Todays project on the 64 Fleetwood was replacing the old and worn out blower motor. The old one worked but squealed like a pig and would get really hot. I suspect the bearing or busing was completely toast.
I set out to replace the blower motor WITHOUT removing the airbox or the hood.
There are certain things that I would be just fine NEVER having to do again-this is one of those items.
I started by jacking the car up and set on jack stands at the front. Removed the hubcap and the tire on the passenger side. Easy enough.
Then I removed the inner fender liner. This was very simple to do and much easier to see when the tire is off. Last time I tried this, I was looking in the wrong area all together. Secondary task, cleaning this area of the car will never be easier, so take some time to do a good wipe down of everything and check for rust and take care of what needs doing in there while you still have the energy to do so.
Next, you should be able to contort your hand in the small opening and feel the underside of the motor, the cooling tube for the motor and the one power wire. Disconnect the wire and then pull the cooling tube out. Careful with he tube, it could be brittle, mine was still soft and pliable.
Now this is where I would make sure you have the power to move on, for some reason, I just couldn't get the 5 little tiny screws on the underside of the motor. after about 20 min of fiddling for each screw, I hade it undone. I have seen others say that you can get to the screws easier with the fender inner line off. I did not find this to be the case. I used every 1/4'' extension I could find and was able to get all 5 screws out from UNDER the car. Not thru the inner fender. You are going to NEED not want, a good light while doing this. Try not to loose any of those little guys either.
I ordered this fan motor from Rock Auto More Information for FOUR SEASONS 35587 (rockauto.com). I don't think its available from them anymore, but check around it could be. The reason why I say this is because the cooling hole for the motor is in the same spot. I have seen others say that the port is in the wrong location. This one was correct. One modification I did need to do was place about 3 washers on the shaft under the cage. Without those washers, the cage would have rubbed on the top of the motor. I also put just a dab of oil on the bushings. I don't know if this helped or hurt, but figured maybe it would help in the long run.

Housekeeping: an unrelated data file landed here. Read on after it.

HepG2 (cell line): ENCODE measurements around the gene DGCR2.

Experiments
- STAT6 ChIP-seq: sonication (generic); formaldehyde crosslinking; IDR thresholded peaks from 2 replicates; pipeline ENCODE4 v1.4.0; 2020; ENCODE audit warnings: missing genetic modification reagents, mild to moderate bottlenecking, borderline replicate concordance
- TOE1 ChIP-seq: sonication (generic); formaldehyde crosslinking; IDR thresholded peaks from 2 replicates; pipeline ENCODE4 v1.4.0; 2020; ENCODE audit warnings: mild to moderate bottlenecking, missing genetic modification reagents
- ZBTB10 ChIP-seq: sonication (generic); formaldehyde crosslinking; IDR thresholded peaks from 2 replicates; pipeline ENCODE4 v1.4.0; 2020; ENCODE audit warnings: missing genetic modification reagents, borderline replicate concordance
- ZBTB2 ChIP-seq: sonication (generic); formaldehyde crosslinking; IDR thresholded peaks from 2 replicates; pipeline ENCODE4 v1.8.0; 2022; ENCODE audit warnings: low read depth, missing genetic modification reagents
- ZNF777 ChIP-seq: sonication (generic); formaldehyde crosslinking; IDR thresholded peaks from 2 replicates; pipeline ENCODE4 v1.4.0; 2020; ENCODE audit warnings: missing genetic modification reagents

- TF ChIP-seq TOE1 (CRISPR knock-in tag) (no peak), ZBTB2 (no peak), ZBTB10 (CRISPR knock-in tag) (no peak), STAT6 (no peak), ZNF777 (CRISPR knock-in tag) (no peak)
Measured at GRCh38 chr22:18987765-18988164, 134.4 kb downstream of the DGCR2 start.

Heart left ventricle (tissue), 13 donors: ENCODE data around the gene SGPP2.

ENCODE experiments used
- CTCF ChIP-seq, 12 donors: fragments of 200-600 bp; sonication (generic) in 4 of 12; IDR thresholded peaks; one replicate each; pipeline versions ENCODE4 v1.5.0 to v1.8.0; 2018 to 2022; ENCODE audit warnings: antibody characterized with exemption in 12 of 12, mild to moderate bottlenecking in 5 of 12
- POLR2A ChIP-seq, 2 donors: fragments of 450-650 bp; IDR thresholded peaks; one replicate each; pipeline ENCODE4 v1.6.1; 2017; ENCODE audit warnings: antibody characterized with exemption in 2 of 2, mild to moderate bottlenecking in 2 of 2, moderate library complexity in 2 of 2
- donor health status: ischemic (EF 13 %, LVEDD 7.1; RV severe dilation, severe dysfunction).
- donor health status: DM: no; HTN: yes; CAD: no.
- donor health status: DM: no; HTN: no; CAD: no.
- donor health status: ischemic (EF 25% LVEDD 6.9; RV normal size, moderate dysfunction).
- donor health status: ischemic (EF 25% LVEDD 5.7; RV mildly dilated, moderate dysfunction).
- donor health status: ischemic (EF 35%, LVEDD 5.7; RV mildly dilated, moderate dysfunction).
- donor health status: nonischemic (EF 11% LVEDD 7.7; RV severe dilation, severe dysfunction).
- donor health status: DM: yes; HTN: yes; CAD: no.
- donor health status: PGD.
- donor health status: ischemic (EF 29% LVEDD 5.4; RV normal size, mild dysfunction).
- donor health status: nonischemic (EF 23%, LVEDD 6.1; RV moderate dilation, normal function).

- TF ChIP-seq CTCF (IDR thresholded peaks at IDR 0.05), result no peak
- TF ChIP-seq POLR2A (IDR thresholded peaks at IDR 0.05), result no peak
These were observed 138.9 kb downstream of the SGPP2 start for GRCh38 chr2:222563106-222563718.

Once you get the motor out, swap the cage over if need be and then prepare for the longest most frustrating time of your life.
Getting the first screw started will be a challenge I don't wish on my worse enemy. I laid on my right side under the car so I could shove my arm in the small opening provided by removing the inner fender liner. I then used the same very long extensions to put the screws back in. I used a small dab of Lucas Red N Tacky grease in the end of my socket to hold the small screw in place. A magnetic end would have worked better, grease was the best idea I could come up with at the time.
Once you get the first one in, the other are a piece of cake. Way easier going in than coming out.
Reassemble all in reverse order and you should be good to go!
I did take the two back spark plug wires off as well just to make it a little less busy in the area, you may not have this issue.
The A/C works great in my 64 now! Was it worth it, yes. I should have done this in the spring when it wasn't 95 degrees out, perhaps that would have made this a little easier on me.
Anyhow, this was long winded, but I am sure someone out there will be able to use this!